July 1915: The Italian offensive launched on the Isonzo Front on June 23, 1915 - due to deficiencies in proper preparation and complete disregard for terrain - stalled in early July, and the Monarchy Army launched a large-scale counterattack on July 18. One of the “victims” of the military operations was KASIERIN ELISABETH in the shipyard that situated exactly on the front line. The shipyard was brought under Italian military control on 9 June with the first Italian attack. In response to the Italian attack that stalled on July 7, artillery preparations for the Austro-Hungarian counterattack will begin the next day, July 8, during of which the entire shipyard and the ocean liner on the slipway damaged severly. The 15,000-tonne giant, which is in the advanced stages of construction, is hit by several Italian incendiary grenades up to the height of the lower deck of the middle superstructure, which causes catastrophic fires inside the hull, which are further damaged by the subsequent bombing of Italian artillery.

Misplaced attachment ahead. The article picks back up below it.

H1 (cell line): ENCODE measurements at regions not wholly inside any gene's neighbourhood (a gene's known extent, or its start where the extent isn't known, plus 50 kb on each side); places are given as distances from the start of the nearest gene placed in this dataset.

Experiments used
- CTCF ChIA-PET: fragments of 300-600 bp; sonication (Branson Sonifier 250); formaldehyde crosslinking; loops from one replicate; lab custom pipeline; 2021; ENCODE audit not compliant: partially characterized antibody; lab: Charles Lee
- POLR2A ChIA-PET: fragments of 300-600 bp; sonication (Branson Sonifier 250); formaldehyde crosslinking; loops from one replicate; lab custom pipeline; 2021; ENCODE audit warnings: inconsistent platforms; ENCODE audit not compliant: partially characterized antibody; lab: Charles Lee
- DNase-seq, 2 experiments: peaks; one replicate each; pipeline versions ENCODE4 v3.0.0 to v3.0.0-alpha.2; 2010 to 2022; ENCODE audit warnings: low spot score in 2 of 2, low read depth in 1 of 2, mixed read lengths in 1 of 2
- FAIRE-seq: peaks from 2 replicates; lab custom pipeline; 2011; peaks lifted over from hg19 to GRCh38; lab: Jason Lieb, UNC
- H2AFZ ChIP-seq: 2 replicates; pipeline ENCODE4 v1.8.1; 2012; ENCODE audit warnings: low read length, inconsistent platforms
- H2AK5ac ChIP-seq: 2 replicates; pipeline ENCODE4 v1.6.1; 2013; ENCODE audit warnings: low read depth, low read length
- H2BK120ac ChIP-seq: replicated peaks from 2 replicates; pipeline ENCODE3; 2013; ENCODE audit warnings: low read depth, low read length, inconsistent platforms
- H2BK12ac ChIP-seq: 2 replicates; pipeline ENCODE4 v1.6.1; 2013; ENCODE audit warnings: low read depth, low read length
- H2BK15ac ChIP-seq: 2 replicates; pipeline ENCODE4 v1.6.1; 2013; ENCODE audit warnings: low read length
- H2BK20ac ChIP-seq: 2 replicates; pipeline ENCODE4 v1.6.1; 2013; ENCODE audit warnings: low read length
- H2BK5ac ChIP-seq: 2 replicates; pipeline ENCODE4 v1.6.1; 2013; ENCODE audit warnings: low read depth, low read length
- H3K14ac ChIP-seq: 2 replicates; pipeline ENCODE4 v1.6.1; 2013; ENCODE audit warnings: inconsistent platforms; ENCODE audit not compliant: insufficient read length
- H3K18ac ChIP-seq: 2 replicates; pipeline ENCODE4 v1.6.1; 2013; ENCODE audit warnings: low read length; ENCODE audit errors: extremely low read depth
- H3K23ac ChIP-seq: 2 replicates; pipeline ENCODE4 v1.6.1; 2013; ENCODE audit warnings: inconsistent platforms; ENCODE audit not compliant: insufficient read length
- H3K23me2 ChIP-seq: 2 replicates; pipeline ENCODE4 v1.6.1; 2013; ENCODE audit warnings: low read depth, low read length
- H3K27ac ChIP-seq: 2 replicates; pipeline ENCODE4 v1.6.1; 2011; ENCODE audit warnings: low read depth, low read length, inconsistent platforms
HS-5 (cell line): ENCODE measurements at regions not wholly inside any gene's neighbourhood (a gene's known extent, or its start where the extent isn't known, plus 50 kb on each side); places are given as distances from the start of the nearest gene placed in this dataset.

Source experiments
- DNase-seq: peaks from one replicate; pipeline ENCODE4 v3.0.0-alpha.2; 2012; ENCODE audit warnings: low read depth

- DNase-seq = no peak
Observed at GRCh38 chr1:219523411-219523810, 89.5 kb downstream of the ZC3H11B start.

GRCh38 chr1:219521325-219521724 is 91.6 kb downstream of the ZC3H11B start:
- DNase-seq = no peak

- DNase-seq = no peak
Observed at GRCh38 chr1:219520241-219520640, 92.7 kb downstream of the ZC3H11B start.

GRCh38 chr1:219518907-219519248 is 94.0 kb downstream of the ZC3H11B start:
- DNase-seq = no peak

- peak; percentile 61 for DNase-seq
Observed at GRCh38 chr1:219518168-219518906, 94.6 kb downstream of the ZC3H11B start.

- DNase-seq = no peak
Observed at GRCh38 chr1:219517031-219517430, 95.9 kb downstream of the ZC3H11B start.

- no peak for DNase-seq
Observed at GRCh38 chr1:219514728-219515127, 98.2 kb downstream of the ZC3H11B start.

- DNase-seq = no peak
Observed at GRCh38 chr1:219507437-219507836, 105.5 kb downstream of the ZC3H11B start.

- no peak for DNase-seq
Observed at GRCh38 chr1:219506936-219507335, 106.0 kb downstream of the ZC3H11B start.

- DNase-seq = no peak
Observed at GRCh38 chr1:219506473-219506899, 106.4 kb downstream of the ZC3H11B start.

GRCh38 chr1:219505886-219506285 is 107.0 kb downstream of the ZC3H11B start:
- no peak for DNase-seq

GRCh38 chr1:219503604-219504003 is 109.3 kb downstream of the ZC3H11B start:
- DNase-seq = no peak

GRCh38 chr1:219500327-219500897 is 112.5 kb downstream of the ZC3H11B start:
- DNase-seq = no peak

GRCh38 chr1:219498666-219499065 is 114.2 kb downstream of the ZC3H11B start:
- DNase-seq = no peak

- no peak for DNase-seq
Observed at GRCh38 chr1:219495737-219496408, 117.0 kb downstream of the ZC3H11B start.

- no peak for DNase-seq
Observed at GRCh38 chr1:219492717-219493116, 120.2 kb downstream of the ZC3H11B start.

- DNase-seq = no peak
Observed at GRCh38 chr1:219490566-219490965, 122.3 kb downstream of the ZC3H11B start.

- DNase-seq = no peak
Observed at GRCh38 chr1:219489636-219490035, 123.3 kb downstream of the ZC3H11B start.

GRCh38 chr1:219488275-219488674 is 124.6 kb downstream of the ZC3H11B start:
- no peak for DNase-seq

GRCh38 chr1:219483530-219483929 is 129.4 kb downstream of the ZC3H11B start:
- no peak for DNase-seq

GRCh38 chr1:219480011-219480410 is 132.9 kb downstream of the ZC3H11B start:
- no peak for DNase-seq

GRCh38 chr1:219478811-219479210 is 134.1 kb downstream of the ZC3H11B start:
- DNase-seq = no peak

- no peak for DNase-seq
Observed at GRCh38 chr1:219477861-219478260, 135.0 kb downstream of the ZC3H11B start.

October 1915: Artillery bombardment of the Austro-Hungarian army advancing in the direction of Monfalcone, damages again the hull burnt out by fire, which is virtually impossible to extinguish between the two fronts on no-man's land.
October 1917: After the breakthrough in Caporetto (the collapse of the Italian front on October 24, 1917), Austro-Hungarian troops recaptured the shipyard and docks. The Cosulich family turns to the imperial and royal governments for compensation to recover the shipyard from the damages caused by the military operations and to restart production. It is presumed, that for a period of time (until a full damage assessment has been made) the owners were planned repair the damage to the ship and continue construction work. They changed the name of the ship to ISONZO (after the location of those victorious battles which made possible to take back the shipyard). However, a thorough analysis reveals that there is nothing to recover on the ship, as the giant in the line of fire has been so badly damaged by successive artillery attacks that it is impossible to repair.
November 1918: Although the Padua armistice (November 3, 1918) said the territory of the Monfalcone shipyard remained with the Monarchy, the loss of the war (and the disintegration of the Austro-Hungarian Monarchy as a consequence of it) completely thwarted the utilization of the huge ship. The parts of it completed so far will therefore be demolished after the Italian occupation of Triest.